Ways to Create a Positive Holiday Season for a Person Living with Dementia
The holidays are a meaningful time, full of festive events, breathtaking lights and decorations, and joyful reminders of family and loved ones. After all, there’s a reason the songs call it the “most wonderful time of the year!”
If you’re a care partner living with or caring for a person with dementia, you might be conflicted about how to approach the holidays. Of course, you want them to have a memorable and enjoyable holiday season, but you don’t want to confuse or overwhelm them.
While the holidays can create some complications (many aspects of the season are at their core disruptive to daily routines), there are still ways you can create a meaningful and positive holiday season!
Think about how certain decorations may make a person living with dementia feel. While your dancing snowman or light-up wreath might be your favorite decorations, they can be startling or overstimulating to your loved one. Even something as seemingly harmless as a fake fruit display could be confusing to a person with dementia. You don’t have to forgo the decorations altogether, though. Just consider decorations from the perspective of how a person living with dementia may interact with them.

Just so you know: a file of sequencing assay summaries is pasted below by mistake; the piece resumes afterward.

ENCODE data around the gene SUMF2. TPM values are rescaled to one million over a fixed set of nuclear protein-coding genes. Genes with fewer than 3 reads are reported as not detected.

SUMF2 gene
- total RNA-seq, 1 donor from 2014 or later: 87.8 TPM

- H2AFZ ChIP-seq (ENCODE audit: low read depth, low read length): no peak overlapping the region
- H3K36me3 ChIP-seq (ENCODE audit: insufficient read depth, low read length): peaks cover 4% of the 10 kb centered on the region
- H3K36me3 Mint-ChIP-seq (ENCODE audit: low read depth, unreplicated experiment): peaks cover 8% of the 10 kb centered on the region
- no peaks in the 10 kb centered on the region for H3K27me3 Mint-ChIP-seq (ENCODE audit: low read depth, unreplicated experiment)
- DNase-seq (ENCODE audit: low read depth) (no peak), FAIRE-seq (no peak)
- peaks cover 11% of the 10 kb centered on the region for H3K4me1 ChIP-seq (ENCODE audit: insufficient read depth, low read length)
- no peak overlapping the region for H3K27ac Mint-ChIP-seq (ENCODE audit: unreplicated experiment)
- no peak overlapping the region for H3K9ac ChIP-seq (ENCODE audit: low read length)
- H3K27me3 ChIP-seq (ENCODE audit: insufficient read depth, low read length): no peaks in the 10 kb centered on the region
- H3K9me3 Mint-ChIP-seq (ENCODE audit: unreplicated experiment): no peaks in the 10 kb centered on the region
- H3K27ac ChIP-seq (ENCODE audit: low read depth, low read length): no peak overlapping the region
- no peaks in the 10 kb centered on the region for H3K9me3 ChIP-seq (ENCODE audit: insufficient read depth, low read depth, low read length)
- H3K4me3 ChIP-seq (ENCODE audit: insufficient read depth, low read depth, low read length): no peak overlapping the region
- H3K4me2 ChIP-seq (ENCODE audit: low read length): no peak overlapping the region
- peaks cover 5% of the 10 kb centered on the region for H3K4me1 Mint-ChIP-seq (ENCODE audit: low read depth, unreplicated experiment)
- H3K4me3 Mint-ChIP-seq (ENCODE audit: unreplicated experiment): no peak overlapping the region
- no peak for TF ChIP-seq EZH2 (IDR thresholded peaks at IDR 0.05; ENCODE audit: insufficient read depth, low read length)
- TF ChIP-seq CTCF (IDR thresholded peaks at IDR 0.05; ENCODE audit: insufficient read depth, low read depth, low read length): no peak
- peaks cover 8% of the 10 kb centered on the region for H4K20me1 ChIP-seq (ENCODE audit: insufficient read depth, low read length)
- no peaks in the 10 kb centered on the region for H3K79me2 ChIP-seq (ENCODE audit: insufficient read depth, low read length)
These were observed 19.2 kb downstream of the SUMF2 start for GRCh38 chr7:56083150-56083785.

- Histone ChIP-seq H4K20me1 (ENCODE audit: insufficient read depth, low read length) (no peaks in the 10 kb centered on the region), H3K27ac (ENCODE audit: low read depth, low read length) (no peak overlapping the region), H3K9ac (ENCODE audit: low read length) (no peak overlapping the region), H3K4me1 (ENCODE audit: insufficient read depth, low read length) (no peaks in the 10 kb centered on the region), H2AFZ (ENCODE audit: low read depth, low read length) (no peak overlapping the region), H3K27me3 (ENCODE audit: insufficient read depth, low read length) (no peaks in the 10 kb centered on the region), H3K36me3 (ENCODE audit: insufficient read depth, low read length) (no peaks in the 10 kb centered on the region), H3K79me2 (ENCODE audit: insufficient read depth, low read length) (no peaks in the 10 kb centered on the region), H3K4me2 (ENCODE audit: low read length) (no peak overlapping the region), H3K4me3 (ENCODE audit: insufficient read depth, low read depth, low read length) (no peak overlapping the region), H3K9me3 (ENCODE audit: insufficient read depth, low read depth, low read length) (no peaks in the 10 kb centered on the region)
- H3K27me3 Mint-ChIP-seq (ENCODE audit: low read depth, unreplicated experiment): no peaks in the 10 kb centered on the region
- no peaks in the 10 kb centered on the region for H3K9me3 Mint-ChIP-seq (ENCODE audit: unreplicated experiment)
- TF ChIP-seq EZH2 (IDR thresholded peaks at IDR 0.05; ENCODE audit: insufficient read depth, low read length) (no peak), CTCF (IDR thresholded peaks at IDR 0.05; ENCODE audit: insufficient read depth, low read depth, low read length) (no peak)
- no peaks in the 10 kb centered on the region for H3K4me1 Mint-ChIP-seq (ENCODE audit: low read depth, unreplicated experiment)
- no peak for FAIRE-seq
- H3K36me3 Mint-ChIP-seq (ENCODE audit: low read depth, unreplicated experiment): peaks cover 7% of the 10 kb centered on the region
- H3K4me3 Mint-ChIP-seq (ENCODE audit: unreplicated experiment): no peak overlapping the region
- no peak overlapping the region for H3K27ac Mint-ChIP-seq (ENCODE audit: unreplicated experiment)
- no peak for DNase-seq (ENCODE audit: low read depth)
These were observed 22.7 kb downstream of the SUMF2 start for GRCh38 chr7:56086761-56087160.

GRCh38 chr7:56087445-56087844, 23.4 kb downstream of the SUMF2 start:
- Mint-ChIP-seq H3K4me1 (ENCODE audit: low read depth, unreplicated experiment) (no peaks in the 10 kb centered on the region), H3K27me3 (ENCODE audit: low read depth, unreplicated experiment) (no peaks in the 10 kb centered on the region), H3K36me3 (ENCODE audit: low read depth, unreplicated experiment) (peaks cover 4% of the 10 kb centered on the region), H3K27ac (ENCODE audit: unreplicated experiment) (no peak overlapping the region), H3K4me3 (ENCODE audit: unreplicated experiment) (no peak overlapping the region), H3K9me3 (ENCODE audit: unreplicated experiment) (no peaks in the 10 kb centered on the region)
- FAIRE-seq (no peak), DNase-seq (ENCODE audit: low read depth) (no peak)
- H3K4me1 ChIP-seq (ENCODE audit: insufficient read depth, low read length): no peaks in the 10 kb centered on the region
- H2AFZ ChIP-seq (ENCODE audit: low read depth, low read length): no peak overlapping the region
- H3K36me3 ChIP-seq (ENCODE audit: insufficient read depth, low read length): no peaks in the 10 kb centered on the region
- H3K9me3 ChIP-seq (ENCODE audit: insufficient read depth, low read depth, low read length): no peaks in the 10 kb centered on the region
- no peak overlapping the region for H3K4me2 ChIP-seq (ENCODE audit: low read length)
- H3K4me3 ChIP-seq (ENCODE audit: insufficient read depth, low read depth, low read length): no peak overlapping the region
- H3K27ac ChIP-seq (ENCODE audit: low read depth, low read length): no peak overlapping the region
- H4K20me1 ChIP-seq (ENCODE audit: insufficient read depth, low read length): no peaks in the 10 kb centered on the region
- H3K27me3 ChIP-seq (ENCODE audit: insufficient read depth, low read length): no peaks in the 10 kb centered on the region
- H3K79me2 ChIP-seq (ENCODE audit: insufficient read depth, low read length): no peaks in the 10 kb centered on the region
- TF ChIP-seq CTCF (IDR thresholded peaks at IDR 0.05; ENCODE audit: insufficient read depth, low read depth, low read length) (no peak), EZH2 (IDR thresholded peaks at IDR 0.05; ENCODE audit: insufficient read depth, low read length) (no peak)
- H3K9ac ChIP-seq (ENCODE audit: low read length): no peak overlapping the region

Tips to Consider:
- Avoid rearranging a familiar space to set up a tree or decorations. This can lead to increased confusion and frustration for your family member.
- Avoid anything with real flames or loose electrical wires.
- Music is a powerful tool in dementia care. Play your family member’s favorite holiday music at a soft volume to create a soothing environment.
Educate Family and Guests
While you may see and care for Mom and Dad every day, other family members may not. To ensure a successful visit:
- Talk with your visitors to prepare them for what they might see and feel.
- Be sure that they know the best ways to communicate, including approaching from the front, getting on their level, and smiling.
- Explain the importance of the daily routine and suggest ways that they can be involved.
- Lastly, ensure that all visitors understand not to argue, correct, or question the person with dementia. If you’d like a pre-holiday consultation from one of our dementia experts, please contact us directly.
Once everyone knows and understands what they can do to help, you can have a meaningful reunion with family and friends.
Cultivating a sense of purpose can be extremely valuable when caring for an individual with dementia. Asking them to help with tasks and activities around the house will help them feel involved and give opportunities for meaningful bonding.
Some activities you can do together include:
- Baking and decorating cookies
- Wrapping presents
- Making wreaths or other decorations
- Writing and sending out holiday cards
- Setting the table and preparing the holiday meal